Virtual interior design company DigitalBridge wins £100k John Lewis investment


A mixed reality company that allows consumers to virtually “try on” home décor products in their own homes has been awarded a major investment by John Lewis.

Award -winning Manchester based business DigitalBridge, which was recently named Partners’ choice at the high street giant’s accelerator JLAB awards in London, was granted £100,000 after impressing senior executives with the commercial potential of the design tool.

The investment comes after a successful in-store trial with John Lewis as part of the accelerator programme, and according to CEO David Levine, will allow the company to accelerate its growth and development.

“This is a major boost and a real vote of confidence for DigitalBridge from one of the biggest retailers in the world,” said the 39-year-old Irish born entrepreneur. “This investment will allow us to accelerate our ongoing recruitment process and invest more in research and development in computer vision and deep learning for the retail sector.”

DigitalBridge received the investment after revealing the importance of bridging the “imagination gap” among consumers – which occurs when customers delay purchases because they can’t visualise how something will look in their home.

A YouGov survey commissioned by DigitalBridge during its initial start-up phase revealed that 70% of customers had experienced this problem in the past, with many saying the mental block has stopped them making purchases.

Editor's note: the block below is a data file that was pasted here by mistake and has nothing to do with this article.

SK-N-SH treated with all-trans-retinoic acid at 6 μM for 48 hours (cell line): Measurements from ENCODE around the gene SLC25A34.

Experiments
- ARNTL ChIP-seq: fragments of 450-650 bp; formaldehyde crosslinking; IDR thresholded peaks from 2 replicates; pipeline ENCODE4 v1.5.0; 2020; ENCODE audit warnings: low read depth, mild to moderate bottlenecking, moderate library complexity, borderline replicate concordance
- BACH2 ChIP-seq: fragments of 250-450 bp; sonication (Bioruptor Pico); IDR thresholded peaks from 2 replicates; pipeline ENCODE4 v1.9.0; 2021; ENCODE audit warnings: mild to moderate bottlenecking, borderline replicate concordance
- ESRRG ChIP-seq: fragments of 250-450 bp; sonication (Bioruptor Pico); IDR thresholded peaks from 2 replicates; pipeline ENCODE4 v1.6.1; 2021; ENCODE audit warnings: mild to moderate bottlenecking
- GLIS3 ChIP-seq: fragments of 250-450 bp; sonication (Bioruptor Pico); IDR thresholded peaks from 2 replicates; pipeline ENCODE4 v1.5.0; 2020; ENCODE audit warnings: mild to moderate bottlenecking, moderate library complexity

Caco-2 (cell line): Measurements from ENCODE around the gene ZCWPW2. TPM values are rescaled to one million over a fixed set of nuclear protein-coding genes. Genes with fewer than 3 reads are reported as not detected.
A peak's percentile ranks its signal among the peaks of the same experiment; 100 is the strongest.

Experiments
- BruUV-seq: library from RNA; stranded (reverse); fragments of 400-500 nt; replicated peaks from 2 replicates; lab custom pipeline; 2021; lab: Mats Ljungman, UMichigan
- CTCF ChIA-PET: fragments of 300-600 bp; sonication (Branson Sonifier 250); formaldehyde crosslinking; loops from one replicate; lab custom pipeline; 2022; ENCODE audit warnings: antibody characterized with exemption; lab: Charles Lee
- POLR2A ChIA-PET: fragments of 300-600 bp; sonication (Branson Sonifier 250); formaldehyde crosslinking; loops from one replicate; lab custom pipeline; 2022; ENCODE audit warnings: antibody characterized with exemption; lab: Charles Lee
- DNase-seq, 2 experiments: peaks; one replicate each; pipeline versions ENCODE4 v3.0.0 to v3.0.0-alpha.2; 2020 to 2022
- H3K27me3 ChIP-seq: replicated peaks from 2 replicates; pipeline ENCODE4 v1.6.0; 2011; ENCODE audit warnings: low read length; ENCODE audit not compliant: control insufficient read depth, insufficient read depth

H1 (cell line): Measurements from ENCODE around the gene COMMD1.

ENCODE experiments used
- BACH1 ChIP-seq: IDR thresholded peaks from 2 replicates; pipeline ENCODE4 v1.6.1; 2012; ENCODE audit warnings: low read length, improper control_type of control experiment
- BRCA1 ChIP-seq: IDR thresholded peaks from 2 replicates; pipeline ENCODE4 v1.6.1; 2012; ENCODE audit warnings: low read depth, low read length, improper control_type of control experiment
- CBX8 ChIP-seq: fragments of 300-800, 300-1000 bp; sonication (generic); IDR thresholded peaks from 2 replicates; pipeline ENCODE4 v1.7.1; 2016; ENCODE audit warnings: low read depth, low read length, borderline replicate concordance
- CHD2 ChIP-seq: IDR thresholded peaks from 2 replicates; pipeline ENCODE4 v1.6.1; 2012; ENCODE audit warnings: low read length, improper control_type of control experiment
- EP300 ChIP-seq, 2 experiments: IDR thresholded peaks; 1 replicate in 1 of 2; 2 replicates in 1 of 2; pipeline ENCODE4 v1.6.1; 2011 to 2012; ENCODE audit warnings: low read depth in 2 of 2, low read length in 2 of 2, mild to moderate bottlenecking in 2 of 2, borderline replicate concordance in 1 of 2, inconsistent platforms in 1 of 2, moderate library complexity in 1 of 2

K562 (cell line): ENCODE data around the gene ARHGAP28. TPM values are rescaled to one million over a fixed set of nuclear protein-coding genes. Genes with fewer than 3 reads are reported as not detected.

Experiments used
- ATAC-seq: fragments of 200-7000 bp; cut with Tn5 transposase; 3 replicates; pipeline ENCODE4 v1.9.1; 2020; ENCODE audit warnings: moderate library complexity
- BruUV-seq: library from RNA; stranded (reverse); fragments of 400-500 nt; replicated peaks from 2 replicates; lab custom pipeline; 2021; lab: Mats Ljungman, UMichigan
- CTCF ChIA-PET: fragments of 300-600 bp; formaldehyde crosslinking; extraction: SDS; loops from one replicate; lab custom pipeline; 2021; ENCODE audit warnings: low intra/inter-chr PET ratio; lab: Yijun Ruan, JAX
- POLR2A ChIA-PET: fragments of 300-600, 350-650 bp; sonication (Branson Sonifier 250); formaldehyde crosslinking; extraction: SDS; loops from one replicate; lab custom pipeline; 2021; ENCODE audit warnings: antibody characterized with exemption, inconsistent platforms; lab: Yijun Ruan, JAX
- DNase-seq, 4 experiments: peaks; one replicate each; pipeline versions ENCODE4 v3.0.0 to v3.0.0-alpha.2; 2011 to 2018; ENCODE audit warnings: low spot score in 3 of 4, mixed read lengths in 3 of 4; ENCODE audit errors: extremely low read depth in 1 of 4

DigitalBridge’s virtual design tool, which can be integrated into a retailer’s own website, allows customers to place products within an image of their own rooms, allowing them to preview purchases before making a decision.

Levine and his team have been refining the app for the past 12 weeks at John Lewis’ HQ in London, where they have been receiving advice from senior executives at the retailer.

In-store trials of the product, which were conducted as part of the JLAB programme, highlighted the importance of new technology in the retail sector, with more than 80% of customers stating the tool would make them more likely to make a purchase on the day.

Levine, who started the business in 2013 and has since grown it to a team of 12 researchers and developers at Manchester Science Park, added: “Computer vision and the type of technology being pioneered by companies like DigitalBridge have real commercial potential for retailers.

“As more and more customers look to make purchases online, allowing them to visualise how a product looks in their own room will give retailers a massive advantage over their competitors.

“The UK furniture market is worth about £10.9bn – or 1.9% of GDP – if you consider that thousands of people are delaying or deciding against purchases because of the imagination gap, there is a significant commercial benefit to developing this type of technology for the retail sector.

“John Lewis’ decision to back us highlights how retailers are waking up to the need to invest in new technology and we are now primed to demonstrate this to the wider market.”